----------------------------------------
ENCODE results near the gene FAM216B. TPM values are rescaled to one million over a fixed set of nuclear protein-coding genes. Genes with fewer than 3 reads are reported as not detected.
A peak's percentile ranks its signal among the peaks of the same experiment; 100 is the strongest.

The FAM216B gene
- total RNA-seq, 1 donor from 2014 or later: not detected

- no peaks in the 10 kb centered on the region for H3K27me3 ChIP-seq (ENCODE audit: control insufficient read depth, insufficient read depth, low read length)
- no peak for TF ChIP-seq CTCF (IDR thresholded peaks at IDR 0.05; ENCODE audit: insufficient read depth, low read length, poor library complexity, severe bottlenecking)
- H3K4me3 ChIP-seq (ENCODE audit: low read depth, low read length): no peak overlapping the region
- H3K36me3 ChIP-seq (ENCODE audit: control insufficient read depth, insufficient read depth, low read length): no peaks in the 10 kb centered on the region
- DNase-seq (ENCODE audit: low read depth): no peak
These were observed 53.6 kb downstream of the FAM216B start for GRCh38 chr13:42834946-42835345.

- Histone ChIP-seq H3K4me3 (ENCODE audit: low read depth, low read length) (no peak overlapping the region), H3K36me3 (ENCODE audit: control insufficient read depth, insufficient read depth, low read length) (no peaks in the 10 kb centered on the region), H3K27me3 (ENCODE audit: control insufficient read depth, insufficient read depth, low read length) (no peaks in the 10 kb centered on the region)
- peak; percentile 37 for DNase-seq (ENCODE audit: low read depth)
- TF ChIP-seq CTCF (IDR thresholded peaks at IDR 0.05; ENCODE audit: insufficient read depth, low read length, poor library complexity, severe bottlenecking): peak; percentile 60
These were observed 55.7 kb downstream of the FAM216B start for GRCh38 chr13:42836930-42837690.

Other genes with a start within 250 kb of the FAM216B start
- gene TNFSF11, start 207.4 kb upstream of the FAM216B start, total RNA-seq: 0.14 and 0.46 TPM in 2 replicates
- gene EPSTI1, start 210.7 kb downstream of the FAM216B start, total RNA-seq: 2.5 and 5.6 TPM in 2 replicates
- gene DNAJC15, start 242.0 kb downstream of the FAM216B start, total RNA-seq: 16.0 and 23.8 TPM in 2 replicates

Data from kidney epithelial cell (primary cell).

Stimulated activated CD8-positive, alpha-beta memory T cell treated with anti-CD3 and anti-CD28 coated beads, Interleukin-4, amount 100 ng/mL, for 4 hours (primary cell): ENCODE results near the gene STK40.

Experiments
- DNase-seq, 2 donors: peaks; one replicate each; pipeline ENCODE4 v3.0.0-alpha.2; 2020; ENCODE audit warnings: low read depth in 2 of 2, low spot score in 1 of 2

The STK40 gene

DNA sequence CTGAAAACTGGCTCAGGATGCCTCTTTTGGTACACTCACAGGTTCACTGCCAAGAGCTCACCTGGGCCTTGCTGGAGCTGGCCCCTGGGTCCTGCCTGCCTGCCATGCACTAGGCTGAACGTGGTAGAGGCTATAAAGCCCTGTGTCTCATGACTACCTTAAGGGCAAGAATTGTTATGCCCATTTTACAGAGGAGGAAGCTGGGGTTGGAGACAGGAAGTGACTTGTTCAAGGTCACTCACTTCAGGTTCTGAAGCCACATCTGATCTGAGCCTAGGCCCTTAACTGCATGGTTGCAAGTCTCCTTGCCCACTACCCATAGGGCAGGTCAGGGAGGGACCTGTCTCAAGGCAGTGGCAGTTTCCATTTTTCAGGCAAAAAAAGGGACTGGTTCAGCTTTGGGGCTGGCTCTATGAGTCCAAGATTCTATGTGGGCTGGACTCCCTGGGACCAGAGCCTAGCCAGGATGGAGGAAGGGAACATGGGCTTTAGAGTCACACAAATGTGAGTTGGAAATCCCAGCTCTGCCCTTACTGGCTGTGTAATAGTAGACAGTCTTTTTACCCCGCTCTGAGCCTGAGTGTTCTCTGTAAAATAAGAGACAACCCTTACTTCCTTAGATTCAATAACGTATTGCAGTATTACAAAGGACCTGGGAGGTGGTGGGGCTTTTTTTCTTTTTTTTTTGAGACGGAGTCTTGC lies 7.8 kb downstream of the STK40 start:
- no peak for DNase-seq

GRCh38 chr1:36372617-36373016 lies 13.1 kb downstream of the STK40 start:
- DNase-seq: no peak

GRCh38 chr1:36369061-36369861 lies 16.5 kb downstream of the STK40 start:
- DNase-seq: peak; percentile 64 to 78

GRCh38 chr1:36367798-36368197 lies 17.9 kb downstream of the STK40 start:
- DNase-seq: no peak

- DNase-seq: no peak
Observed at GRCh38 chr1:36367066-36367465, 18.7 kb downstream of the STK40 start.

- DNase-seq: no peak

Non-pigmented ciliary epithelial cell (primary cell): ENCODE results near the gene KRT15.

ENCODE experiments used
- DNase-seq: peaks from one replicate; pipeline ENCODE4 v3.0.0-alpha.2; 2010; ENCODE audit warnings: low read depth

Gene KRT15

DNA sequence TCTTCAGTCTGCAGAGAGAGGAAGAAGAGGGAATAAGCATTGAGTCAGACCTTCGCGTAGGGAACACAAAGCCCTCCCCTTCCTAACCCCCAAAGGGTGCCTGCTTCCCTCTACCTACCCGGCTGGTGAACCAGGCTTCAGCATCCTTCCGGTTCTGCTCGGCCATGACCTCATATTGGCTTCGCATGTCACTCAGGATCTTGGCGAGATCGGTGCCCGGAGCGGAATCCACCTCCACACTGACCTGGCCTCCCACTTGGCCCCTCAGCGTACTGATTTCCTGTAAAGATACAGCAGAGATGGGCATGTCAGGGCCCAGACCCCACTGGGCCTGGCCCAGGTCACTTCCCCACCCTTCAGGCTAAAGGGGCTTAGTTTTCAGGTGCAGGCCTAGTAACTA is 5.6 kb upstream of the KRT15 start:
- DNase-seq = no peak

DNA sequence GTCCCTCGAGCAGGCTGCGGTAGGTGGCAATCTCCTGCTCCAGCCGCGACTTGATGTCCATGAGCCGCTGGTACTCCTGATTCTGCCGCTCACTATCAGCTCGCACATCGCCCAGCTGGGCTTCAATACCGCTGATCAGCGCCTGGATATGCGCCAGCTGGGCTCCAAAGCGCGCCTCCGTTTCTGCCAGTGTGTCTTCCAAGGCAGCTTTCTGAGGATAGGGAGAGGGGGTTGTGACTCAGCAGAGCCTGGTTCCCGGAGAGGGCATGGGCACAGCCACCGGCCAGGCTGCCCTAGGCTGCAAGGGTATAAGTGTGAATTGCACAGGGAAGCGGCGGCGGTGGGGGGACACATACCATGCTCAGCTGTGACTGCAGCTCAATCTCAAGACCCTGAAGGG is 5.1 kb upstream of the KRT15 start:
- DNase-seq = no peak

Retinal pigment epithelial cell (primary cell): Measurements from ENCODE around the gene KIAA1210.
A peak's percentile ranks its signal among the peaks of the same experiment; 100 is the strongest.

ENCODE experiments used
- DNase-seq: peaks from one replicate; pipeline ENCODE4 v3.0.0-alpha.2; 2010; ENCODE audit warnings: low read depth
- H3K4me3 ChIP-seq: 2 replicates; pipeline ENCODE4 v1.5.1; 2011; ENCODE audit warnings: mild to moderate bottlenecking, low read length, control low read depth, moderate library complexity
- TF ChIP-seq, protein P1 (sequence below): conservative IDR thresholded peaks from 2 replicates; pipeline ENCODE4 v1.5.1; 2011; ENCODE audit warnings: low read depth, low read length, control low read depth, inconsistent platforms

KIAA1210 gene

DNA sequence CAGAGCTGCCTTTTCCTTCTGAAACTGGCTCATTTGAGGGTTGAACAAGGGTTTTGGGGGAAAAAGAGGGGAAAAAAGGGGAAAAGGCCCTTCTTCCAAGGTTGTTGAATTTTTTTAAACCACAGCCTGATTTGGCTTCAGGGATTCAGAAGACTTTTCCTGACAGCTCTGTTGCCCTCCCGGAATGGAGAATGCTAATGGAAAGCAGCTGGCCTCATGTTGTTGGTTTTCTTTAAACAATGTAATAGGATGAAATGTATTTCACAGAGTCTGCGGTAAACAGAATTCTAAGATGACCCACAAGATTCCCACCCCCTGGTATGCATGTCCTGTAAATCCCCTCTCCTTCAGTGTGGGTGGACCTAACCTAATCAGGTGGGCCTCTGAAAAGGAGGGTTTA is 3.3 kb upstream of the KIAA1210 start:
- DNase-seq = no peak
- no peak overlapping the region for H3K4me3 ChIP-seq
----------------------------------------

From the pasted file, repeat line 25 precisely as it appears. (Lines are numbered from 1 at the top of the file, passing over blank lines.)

- no peak for DNase-seq